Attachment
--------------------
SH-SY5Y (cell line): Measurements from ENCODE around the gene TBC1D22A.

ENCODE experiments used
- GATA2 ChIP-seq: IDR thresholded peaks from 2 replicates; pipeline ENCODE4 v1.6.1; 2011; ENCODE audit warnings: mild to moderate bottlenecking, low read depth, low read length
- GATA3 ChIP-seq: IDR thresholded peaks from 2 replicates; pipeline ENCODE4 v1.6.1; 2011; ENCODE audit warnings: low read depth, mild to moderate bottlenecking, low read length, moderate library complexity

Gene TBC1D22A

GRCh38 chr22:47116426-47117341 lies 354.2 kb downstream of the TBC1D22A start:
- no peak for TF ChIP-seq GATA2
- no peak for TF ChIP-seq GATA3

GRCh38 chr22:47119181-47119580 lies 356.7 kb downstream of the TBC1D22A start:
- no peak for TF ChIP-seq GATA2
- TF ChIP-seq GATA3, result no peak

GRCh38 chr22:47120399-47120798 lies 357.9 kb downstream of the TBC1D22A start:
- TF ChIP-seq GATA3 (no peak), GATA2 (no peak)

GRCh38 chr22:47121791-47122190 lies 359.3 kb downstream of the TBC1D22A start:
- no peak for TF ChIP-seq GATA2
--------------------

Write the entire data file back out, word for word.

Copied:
SH-SY5Y (cell line): Measurements from ENCODE around the gene TBC1D22A.

ENCODE experiments used
- GATA2 ChIP-seq: IDR thresholded peaks from 2 replicates; pipeline ENCODE4 v1.6.1; 2011; ENCODE audit warnings: mild to moderate bottlenecking, low read depth, low read length
- GATA3 ChIP-seq: IDR thresholded peaks from 2 replicates; pipeline ENCODE4 v1.6.1; 2011; ENCODE audit warnings: low read depth, mild to moderate bottlenecking, low read length, moderate library complexity

Gene TBC1D22A

GRCh38 chr22:47116426-47117341 lies 354.2 kb downstream of the TBC1D22A start:
- no peak for TF ChIP-seq GATA2
- no peak for TF ChIP-seq GATA3

GRCh38 chr22:47119181-47119580 lies 356.7 kb downstream of the TBC1D22A start:
- no peak for TF ChIP-seq GATA2
- TF ChIP-seq GATA3, result no peak

GRCh38 chr22:47120399-47120798 lies 357.9 kb downstream of the TBC1D22A start:
- TF ChIP-seq GATA3 (no peak), GATA2 (no peak)

GRCh38 chr22:47121791-47122190 lies 359.3 kb downstream of the TBC1D22A start:
- no peak for TF ChIP-seq GATA2